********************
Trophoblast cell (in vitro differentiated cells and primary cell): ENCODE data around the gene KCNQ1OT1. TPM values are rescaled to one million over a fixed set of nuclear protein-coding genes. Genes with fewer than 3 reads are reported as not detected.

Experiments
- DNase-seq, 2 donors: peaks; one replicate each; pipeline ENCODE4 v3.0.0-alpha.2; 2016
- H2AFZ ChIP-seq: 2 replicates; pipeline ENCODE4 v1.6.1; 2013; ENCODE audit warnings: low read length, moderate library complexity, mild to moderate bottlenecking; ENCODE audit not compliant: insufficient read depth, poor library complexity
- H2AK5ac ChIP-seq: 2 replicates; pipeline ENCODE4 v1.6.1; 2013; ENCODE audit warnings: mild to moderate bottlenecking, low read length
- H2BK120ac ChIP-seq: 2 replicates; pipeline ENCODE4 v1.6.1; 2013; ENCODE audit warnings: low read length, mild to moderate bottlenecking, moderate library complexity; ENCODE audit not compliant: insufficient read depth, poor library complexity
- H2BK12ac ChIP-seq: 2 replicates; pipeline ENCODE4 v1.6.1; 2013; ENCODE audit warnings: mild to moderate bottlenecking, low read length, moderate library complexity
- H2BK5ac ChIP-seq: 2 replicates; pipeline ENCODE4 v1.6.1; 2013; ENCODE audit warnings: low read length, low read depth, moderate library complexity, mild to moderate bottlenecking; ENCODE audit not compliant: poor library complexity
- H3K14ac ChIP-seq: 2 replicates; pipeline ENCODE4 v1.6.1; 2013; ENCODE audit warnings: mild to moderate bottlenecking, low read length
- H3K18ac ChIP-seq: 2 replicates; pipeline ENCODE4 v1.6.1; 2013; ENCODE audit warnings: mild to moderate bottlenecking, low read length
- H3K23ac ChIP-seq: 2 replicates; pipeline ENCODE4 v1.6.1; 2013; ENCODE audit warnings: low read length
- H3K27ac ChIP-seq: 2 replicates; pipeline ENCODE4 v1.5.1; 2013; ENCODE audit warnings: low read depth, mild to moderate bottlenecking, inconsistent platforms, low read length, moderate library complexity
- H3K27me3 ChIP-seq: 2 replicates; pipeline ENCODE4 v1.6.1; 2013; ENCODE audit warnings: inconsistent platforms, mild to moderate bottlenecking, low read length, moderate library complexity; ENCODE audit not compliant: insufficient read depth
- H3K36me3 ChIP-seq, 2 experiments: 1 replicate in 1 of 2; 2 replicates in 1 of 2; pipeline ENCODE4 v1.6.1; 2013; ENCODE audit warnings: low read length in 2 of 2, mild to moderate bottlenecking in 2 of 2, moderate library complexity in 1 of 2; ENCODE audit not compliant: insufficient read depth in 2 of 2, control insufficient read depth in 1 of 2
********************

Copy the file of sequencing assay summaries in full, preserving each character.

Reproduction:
Trophoblast cell (in vitro differentiated cells and primary cell): ENCODE data around the gene KCNQ1OT1. TPM values are rescaled to one million over a fixed set of nuclear protein-coding genes. Genes with fewer than 3 reads are reported as not detected.

Experiments
- DNase-seq, 2 donors: peaks; one replicate each; pipeline ENCODE4 v3.0.0-alpha.2; 2016
- H2AFZ ChIP-seq: 2 replicates; pipeline ENCODE4 v1.6.1; 2013; ENCODE audit warnings: low read length, moderate library complexity, mild to moderate bottlenecking; ENCODE audit not compliant: insufficient read depth, poor library complexity
- H2AK5ac ChIP-seq: 2 replicates; pipeline ENCODE4 v1.6.1; 2013; ENCODE audit warnings: mild to moderate bottlenecking, low read length
- H2BK120ac ChIP-seq: 2 replicates; pipeline ENCODE4 v1.6.1; 2013; ENCODE audit warnings: low read length, mild to moderate bottlenecking, moderate library complexity; ENCODE audit not compliant: insufficient read depth, poor library complexity
- H2BK12ac ChIP-seq: 2 replicates; pipeline ENCODE4 v1.6.1; 2013; ENCODE audit warnings: mild to moderate bottlenecking, low read length, moderate library complexity
- H2BK5ac ChIP-seq: 2 replicates; pipeline ENCODE4 v1.6.1; 2013; ENCODE audit warnings: low read length, low read depth, moderate library complexity, mild to moderate bottlenecking; ENCODE audit not compliant: poor library complexity
- H3K14ac ChIP-seq: 2 replicates; pipeline ENCODE4 v1.6.1; 2013; ENCODE audit warnings: mild to moderate bottlenecking, low read length
- H3K18ac ChIP-seq: 2 replicates; pipeline ENCODE4 v1.6.1; 2013; ENCODE audit warnings: mild to moderate bottlenecking, low read length
- H3K23ac ChIP-seq: 2 replicates; pipeline ENCODE4 v1.6.1; 2013; ENCODE audit warnings: low read length
- H3K27ac ChIP-seq: 2 replicates; pipeline ENCODE4 v1.5.1; 2013; ENCODE audit warnings: low read depth, mild to moderate bottlenecking, inconsistent platforms, low read length, moderate library complexity
- H3K27me3 ChIP-seq: 2 replicates; pipeline ENCODE4 v1.6.1; 2013; ENCODE audit warnings: inconsistent platforms, mild to moderate bottlenecking, low read length, moderate library complexity; ENCODE audit not compliant: insufficient read depth
- H3K36me3 ChIP-seq, 2 experiments: 1 replicate in 1 of 2; 2 replicates in 1 of 2; pipeline ENCODE4 v1.6.1; 2013; ENCODE audit warnings: low read length in 2 of 2, mild to moderate bottlenecking in 2 of 2, moderate library complexity in 1 of 2; ENCODE audit not compliant: insufficient read depth in 2 of 2, control insufficient read depth in 1 of 2